Britain’s nuclear recovery plan fell into chaos after the news that the second Japanese company planned to suspend its nuclear power plant project. The British government has put atomic energy at the heart of its efforts to attract 100 billion pounds ($130 billion) in investment to upgrade its aging reactors that need to remain operational. Nuclear power is seen as a key part of the future power structure, complementing the growing share of renewable energy.

How should Britain's nuclear power revival plan be implemented

It is reported that Hitachi Ltd., a Japanese enterprise group, will suspend the work of wylfa project and negotiate with the British government on the stagnation of funds. In November 2018, Toshiba announced its withdrawal from the Moorside nuclear power project in the UK. Currently, only EDF’s Hinkley point project is in progress and is in dispute due to delays and costs for British consumers.

“All new nuclear power construction is very expensive,” said deepA Venkateswaran, an analyst at Sanford C Bernstein Co., Ltd. in London by telephone. EDF has been criticized for its high cost and is under great pressure to reduce costs. Hitachi may not be able to obtain the required financial support.

For decades, nuclear power has been the backbone of Britain’s energy structure. However, in order to maintain this, all eight nuclear power plants of EDF must be upgraded.

Although some European countries, including Germany, decided to withdraw from the technology after the Fukushima disaster in 2011, the UK has promoted the plan of a new reactor. Nuclear power is seen as a more climate friendly alternative to coal-fired power stations, which will be completely phased out in the middle of the next decade.

“British politicians will continue to advance the nuclear program, so now we must provide developers with more attractive conditions to ensure that we build sufficient atomic capacity and replace aging reactors in time,” said elchin mammadov, a Bloomberg utility analyst.

Strategic importance

Before Nikkei pointed out Hitachi’s plan to withdraw, Japanese Prime Minister Shinzo Abe said that the project was of “strategic importance” to both countries, but there was no discussion when he met British Prime Minister Theresa May in London on Thursday. Mei said at a joint press conference that this would be Hitachi’s “business decision”.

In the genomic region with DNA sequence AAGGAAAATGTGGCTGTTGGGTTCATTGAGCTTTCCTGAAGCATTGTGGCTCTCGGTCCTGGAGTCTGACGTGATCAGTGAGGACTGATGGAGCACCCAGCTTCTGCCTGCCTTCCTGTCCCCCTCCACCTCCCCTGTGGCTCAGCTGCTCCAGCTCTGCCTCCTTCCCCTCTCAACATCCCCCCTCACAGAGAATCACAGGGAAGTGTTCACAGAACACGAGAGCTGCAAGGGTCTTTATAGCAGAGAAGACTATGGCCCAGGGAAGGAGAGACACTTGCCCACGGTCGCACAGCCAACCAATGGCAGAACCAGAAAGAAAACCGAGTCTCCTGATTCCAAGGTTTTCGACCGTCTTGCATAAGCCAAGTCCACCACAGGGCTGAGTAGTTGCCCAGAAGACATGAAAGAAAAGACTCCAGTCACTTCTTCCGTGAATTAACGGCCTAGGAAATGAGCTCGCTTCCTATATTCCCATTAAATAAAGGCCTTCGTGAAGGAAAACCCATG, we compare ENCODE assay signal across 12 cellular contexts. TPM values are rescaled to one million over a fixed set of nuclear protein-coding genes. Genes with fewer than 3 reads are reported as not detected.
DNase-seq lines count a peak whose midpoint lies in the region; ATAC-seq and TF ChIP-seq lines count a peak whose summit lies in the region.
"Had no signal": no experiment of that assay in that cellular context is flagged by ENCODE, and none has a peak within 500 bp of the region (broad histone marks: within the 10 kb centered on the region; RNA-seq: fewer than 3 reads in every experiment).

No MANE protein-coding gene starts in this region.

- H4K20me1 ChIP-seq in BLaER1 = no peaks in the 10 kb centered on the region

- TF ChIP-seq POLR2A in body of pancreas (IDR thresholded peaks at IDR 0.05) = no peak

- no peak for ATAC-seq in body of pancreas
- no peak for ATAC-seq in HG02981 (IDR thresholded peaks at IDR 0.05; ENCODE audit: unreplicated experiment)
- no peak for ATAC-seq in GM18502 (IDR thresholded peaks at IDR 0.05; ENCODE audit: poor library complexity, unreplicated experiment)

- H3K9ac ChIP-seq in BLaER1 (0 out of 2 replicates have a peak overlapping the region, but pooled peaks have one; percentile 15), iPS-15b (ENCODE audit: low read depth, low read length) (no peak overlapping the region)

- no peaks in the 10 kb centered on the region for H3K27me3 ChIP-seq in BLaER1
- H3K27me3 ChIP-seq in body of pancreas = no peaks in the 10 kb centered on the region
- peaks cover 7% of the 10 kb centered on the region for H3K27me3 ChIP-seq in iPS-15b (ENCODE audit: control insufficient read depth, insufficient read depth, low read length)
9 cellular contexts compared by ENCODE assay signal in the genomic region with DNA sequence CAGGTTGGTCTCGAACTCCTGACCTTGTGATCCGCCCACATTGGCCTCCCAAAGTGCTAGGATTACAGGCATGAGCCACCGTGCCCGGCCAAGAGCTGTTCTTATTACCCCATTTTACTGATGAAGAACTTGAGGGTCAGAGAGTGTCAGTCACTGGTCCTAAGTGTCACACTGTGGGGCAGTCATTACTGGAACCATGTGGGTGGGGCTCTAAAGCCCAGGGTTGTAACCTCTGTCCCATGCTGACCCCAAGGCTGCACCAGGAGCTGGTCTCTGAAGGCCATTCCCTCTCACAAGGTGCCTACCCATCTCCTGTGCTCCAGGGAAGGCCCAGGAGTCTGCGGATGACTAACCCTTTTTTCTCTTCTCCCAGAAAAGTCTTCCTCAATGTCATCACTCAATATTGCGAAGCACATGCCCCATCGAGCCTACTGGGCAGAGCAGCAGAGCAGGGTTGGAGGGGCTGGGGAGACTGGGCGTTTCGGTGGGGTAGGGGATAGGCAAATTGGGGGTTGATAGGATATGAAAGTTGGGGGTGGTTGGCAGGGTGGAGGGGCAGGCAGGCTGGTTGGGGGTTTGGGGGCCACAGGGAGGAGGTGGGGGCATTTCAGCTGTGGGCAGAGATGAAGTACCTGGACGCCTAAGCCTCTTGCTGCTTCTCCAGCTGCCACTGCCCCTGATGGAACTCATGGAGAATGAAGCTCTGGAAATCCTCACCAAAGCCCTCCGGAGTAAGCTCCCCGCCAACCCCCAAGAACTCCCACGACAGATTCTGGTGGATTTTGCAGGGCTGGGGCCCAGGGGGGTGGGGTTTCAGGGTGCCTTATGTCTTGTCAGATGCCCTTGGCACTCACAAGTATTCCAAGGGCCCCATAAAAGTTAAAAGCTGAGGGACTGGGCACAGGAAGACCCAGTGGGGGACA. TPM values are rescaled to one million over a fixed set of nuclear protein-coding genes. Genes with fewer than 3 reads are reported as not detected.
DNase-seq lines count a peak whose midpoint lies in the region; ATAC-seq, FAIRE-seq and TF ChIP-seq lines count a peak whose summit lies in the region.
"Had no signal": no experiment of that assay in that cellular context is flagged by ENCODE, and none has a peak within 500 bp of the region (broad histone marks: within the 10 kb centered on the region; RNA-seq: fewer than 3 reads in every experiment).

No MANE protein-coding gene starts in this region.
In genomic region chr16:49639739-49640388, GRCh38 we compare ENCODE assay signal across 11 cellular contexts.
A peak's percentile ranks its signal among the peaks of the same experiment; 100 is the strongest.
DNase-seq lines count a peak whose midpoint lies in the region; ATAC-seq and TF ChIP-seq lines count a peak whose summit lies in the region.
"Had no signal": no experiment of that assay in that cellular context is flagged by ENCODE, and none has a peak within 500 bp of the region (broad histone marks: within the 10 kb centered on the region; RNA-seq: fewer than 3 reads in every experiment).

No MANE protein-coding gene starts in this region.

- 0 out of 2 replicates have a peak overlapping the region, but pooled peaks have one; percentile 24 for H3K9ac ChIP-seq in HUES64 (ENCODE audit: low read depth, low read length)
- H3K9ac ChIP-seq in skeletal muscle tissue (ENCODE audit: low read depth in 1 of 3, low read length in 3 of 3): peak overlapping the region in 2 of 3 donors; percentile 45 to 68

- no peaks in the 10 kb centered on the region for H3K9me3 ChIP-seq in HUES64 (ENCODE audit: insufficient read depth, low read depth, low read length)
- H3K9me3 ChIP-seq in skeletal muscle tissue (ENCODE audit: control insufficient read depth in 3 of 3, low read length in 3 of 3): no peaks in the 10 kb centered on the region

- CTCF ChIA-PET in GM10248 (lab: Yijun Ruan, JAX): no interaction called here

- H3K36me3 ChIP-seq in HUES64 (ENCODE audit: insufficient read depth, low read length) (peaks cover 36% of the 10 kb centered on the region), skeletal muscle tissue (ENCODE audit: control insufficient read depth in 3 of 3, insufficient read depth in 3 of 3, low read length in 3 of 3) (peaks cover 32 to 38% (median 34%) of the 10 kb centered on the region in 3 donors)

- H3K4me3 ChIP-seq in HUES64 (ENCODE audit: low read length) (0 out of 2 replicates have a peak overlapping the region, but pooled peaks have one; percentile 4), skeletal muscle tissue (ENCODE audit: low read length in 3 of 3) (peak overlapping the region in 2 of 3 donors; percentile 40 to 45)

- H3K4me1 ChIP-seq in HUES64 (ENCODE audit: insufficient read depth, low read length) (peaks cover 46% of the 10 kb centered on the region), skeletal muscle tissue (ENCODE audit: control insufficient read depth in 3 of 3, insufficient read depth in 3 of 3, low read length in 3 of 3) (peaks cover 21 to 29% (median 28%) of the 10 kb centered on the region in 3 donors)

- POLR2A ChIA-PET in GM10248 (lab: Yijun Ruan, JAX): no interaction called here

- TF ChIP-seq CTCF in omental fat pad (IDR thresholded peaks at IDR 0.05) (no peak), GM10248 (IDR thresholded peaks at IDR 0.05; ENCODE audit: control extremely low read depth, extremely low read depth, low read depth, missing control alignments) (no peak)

The UK Department of Commerce, energy and industrial strategy said that “an agreement with Hitachi to provide consumers and taxpayers with more cost-effective information on the wylfa project is under way.”

Hitachi is expected to lose 200 billion yen to 300 billion yen ($2.8 billion) after freezing the assets of its UK nuclear business, and responded to questions raised by Bloomberg news, saying that the company is reviewing the project and has not made a final decision.

The Nikkei said the company’s board of directors would make a decision next week and quoted an executive as saying, “the project has not been completely abandoned and may be restarted in the future.”

Toshiba said in November that it planned to liquidate its UK nuclear power developer nugeneration Ltd after failing to find a partner or buyer for the Moorside project. In September 2018, CNNC indicated that it might give up the opportunity to operate a nuclear power plant in bradwell because of political sensitivity and other issues.

As Britain’s nuclear options have been exhausted, other technologies will benefit. “We think offshore wind energy is becoming more and more feasible. Natural gas power generation may provide a large base load for future renewable energy,” said John musk, a utility analyst at RBC Europe

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